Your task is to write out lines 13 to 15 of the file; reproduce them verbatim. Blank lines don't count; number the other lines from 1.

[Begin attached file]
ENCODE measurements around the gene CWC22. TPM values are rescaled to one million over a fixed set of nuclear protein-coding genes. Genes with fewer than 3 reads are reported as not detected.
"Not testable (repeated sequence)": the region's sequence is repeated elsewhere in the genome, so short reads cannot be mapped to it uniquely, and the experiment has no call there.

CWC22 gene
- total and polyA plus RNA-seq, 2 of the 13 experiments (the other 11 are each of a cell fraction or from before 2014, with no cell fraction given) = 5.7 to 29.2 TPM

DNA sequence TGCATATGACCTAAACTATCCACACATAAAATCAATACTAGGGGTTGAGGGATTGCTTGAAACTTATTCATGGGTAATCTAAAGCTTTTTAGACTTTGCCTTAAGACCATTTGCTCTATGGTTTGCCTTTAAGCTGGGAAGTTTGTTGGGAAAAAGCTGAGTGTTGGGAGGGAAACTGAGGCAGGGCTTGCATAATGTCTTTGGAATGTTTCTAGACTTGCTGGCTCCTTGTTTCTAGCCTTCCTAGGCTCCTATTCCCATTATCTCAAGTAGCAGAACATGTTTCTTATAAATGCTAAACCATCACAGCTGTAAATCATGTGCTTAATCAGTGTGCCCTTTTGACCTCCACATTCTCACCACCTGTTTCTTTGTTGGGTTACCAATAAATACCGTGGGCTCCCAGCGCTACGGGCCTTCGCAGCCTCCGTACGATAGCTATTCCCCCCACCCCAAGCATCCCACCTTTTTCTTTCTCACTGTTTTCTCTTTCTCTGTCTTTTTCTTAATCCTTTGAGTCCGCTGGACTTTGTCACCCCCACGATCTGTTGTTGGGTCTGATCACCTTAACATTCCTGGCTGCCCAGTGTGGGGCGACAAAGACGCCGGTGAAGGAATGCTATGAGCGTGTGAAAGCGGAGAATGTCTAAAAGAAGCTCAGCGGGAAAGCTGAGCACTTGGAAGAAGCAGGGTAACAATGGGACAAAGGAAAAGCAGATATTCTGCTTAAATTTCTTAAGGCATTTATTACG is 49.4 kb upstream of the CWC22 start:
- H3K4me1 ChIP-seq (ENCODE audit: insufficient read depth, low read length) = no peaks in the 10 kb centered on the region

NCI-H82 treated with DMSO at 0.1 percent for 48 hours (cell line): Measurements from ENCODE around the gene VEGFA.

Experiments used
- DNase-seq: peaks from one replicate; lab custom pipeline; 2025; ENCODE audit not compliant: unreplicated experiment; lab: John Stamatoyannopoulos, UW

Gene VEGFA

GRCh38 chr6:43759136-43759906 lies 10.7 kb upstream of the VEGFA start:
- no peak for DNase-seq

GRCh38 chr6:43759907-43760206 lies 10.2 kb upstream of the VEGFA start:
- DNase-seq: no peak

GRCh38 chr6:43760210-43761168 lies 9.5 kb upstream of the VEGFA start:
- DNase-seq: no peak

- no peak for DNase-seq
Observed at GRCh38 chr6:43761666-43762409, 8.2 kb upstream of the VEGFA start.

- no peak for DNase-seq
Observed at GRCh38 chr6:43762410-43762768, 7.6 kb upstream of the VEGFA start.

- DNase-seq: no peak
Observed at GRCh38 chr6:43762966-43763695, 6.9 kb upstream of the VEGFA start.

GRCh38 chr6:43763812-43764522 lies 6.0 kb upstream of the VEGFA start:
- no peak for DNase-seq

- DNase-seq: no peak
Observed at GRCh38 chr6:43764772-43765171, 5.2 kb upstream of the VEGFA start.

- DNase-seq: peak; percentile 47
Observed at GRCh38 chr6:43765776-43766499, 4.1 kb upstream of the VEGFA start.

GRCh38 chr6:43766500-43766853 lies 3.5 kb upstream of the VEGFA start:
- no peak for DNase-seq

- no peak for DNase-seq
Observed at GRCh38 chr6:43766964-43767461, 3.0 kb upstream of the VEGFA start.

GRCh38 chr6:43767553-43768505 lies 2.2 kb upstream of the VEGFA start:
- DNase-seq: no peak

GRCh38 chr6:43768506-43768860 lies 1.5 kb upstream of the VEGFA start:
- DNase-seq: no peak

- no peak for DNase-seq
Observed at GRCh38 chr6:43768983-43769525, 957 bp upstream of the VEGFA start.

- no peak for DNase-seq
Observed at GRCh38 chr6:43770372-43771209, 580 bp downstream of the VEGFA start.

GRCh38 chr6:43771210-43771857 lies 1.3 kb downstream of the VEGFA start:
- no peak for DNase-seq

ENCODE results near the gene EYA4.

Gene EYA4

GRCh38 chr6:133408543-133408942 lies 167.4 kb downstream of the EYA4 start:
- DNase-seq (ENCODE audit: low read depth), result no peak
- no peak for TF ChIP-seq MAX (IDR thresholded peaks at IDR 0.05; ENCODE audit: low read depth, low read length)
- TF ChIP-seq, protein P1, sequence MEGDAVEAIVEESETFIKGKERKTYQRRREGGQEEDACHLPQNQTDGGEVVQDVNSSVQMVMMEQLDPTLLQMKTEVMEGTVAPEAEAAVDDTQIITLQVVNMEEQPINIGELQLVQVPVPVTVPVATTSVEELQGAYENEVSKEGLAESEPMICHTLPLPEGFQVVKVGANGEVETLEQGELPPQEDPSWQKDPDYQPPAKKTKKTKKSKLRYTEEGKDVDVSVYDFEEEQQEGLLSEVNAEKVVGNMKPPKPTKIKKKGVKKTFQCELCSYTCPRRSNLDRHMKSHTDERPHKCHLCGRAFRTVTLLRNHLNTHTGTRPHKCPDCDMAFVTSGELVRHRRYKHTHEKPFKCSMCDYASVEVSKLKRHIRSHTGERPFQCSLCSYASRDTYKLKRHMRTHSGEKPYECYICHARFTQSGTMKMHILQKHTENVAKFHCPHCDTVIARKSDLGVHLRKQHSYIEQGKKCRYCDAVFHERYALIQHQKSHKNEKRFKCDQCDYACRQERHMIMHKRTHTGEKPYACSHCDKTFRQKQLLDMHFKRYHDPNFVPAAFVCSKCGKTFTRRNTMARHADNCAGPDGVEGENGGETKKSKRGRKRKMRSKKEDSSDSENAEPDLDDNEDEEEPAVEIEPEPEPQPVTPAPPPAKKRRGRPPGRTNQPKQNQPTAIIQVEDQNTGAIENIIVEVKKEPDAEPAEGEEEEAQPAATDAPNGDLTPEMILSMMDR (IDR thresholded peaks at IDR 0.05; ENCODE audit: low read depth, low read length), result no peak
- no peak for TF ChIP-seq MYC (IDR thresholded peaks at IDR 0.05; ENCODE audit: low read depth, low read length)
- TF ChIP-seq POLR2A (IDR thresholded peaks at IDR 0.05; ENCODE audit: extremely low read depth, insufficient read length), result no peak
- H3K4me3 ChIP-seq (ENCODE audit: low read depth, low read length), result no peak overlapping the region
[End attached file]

GRCh38 chr6:43759907-43760206 lies 10.2 kb upstream of the VEGFA start:
- DNase-seq: no peak

GRCh38 chr6:43760210-43761168 lies 9.5 kb upstream of the VEGFA start: